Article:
**Tentative list of topics to be covered: **
Markov chains in discrete and continuous time, martingales, Poisson
processes, renewal theory, and Brownian motion, with applications (as
time permits) to Monte Carlo algorithms, random walks on graphs,
branching processes, option pricing, queueing theory, and more.

[See also the evolving lecture notes, to be updated after each lecture.]

**Instructor:**
Professor Jeffrey S. Rosenthal,
Department of Statistical Sciences, University of Toronto.
Sidney Smith Hall (SS), room 5022; phone (416) 978-4594; e-mail
j.rosenthal@math.toronto.edu;
web http://probability.ca/jeff/

**Lectures:** Thursdays, 6:10 - 9:00 p.m.,
in room 128 of the Mining Building (170 College St.;
building "MB" on campus map).
First class Jan 10. Last class April 4. No class Feb 21 (Reading Week).
During lectures, please
**put away your laptops and cell phones**
(unless you are
using them specifically for a class-related purpose with prior permission),
and **pay attention** to the material being presented.

**Course Web Page:** Visit
probability.ca/sta447
for course information and announcements.

**Prerequisite: **
STA347.
**NOTE:** This prerequisite will be **strictly
enforced** for undergraduate students: undergraduate
students without STA347 will **not** be permitted to remain
in STA447 except in **very special circumstances**. (It does
**not** suffice to simply have taken some other advanced
statistics courses.) For graduate students, it suffices to have taken
a course equivalent to STA347 at another university; if you are unsure
about the equivalence then please ask me.

**Evaluation (TENTATIVE, MIGHT CHANGE!):**

28% Midterm #1 (two hours): Thurs Feb 7 during class time

28% Midterm #2 (two hours): Thurs Mar 21 during class time

44% Final Exam (three hours): some time during April 6-30,
to be announced later

**Notes:** On all tests and exams,
**BRING YOUR STUDENT CARD**,
and **DO NOT SIT NEXT TO ANYONE THAT YOU KNOW**,
and **NO AIDS ALLOWED** (not even calculators).
See also the various student services and academic resources available.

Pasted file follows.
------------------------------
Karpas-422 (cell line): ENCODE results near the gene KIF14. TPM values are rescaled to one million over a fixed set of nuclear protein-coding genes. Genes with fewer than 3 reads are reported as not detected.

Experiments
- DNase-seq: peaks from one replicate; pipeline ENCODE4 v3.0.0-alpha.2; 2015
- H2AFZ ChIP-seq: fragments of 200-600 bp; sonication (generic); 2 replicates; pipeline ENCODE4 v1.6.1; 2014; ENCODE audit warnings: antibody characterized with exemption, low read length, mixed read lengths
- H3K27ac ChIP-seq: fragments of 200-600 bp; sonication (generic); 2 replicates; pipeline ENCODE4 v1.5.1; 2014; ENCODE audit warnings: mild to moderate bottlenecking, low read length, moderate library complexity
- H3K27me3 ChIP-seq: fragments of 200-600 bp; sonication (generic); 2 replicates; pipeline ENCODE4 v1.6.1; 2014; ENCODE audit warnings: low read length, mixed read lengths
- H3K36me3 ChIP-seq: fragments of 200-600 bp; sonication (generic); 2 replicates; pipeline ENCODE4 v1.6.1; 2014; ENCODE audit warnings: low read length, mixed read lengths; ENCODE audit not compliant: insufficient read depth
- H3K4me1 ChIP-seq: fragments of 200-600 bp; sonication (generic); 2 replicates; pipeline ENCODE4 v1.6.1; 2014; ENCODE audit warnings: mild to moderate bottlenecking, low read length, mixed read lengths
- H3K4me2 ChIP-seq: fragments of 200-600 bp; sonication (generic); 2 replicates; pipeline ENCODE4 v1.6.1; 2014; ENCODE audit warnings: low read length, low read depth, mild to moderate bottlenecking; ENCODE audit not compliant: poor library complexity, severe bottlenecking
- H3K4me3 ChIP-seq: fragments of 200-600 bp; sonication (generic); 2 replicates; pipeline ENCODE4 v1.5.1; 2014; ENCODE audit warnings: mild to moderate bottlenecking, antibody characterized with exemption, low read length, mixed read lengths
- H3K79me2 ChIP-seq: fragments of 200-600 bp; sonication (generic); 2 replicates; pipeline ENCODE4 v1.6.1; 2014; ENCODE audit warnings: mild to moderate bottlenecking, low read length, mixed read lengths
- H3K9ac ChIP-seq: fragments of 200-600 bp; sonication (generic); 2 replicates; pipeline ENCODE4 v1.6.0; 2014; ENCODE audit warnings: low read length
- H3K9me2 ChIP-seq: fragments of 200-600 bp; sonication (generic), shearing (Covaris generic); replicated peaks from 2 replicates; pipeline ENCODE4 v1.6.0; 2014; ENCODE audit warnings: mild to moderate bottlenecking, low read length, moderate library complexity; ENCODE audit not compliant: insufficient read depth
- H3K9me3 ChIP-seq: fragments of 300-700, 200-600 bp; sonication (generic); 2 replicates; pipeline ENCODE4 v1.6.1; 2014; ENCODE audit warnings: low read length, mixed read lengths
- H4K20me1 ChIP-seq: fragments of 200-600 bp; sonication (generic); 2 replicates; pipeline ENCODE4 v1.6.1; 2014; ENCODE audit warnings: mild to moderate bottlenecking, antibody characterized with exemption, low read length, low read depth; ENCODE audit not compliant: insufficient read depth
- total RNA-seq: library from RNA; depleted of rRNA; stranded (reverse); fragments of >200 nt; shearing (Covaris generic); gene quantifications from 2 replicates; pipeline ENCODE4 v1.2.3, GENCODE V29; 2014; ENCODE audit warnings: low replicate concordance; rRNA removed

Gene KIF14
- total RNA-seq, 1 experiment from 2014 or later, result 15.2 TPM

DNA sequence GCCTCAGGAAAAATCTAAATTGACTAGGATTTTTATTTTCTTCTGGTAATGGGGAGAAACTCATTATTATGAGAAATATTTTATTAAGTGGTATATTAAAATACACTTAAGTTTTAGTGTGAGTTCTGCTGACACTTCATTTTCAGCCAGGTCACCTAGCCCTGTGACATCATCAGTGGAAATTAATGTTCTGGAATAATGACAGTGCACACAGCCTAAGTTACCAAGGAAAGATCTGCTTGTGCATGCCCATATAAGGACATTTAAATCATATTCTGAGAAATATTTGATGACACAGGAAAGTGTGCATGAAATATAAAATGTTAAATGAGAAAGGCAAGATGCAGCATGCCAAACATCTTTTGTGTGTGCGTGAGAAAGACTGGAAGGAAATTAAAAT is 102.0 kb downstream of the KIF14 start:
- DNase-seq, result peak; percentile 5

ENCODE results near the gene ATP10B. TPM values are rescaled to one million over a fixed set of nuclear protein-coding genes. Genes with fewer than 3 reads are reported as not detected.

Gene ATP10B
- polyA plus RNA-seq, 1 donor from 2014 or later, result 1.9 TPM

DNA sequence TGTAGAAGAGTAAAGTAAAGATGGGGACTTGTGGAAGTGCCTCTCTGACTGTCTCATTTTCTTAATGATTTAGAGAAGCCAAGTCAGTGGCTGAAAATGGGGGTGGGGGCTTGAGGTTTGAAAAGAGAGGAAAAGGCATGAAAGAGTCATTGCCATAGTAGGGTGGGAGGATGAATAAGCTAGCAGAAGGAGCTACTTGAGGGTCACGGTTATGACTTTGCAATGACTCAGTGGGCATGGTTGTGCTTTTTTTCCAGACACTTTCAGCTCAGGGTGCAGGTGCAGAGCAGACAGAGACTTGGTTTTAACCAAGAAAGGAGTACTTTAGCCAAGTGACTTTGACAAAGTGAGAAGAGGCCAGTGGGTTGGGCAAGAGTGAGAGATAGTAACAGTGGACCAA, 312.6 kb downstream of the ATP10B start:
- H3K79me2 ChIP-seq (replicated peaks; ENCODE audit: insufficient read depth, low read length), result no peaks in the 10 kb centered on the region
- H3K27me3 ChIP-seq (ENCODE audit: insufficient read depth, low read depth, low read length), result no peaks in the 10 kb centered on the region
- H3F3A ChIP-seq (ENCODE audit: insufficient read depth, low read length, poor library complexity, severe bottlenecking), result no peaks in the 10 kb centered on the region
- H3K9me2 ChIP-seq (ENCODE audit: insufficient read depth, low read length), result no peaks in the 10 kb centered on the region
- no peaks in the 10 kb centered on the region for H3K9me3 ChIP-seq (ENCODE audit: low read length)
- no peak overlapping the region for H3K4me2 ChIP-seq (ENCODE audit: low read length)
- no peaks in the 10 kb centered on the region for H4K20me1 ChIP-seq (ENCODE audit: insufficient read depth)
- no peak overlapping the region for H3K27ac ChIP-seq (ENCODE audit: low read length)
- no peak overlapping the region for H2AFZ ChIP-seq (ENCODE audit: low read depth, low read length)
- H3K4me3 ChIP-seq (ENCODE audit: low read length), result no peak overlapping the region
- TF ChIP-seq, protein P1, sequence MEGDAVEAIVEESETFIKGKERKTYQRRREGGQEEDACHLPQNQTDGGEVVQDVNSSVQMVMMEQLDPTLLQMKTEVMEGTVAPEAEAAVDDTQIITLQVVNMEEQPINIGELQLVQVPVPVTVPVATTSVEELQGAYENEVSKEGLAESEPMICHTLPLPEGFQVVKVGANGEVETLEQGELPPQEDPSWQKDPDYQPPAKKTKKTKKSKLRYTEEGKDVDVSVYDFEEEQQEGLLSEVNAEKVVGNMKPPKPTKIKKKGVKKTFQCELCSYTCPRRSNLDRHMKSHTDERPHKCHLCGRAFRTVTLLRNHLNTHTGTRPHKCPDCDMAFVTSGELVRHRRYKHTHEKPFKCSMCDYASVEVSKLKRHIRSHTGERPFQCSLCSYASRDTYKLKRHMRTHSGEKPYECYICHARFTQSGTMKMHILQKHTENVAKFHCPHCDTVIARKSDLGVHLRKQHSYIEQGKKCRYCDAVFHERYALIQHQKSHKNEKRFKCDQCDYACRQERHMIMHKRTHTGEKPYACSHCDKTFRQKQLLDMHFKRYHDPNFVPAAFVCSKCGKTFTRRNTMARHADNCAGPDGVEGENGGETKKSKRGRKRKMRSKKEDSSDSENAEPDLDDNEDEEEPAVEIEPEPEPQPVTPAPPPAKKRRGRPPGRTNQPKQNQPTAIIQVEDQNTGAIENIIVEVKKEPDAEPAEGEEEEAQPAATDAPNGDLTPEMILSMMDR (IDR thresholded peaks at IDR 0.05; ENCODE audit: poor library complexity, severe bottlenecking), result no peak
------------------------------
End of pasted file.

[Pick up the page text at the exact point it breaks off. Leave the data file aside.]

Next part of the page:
And, even if there are no graded homework assignments, you are still
strongly encouraged to attempt the **practice problems** in
the lecture notes and supplementary readings to learn the material well
and prepare well for the tests and exam.

**Instructor Office Hours:**
You are welcome to talk to the instructor after class, or any time you
find him in his office (SS 5022),
or you can e-mail him to arrange another time to meet.

**Supplementary Readings:**
There is no required textbook.
The instructor will post his rough
lecture notes
on this course web page after each lecture.
In addition, the following books (among others)
may be useful for further reading:

- R. Durrett (1999), Essentials of stochastic processes. Springer, New York. [See free online version of second edition, 2011.]
- G.R. Grimmett and D.R. Stirzaker (1992), Probability and random processes, second edition. Oxford University Press. [Or: third edition, 2001.]
- G.E. Lawler (1995, or 2nd ed. 2006), Introduction to stochastic processes. Chapman & Hall.
- O. Häggström (2002), Finite Markov chains and algorithmic applications. Cambridge University Press.
- S. Resnick (1992), Adventures in stochastic processes. Birkhauser, Boston.
- J.S. Rosenthal (2006), A first look at rigorous probability theory, 2nd ed. World Scientific Publishing Company, Singapore. [Especially chapters 7,8,14,15.]

**Lateness policy**:
Homework assignments (if any) are due **sharp** at the indicated time.
Lateness penalties are:
1-5 mins = 1 point;
6-10 mins = 2 points;
11-30 mins = 5% of total points;
31 mins - 24 hours = 10% of total points;
longer = (10% of total points) x (number of days late, rounded **UP**).

**Regrading policy**:
Regrading requests should only be made for **genuine grading
errors**, and should be initiated by writing or typing a complete
explanation of your concern (together with your full name, student
number, e-mail address, and telephone number) on a **separate piece of
paper**, and giving this together with
your original **unaltered** test/homework paper to the instructor
**within one week** of when the graded work was first
available. **Warning: your mark may end up going down rather than up.**
(Note: for final exams, a different Faculty-wide process should be followed instead.)

This document is available at probability.ca/sta447 or probability.ca/sta2006, or permanently at probability.ca/jeff/teaching/1819/sta447/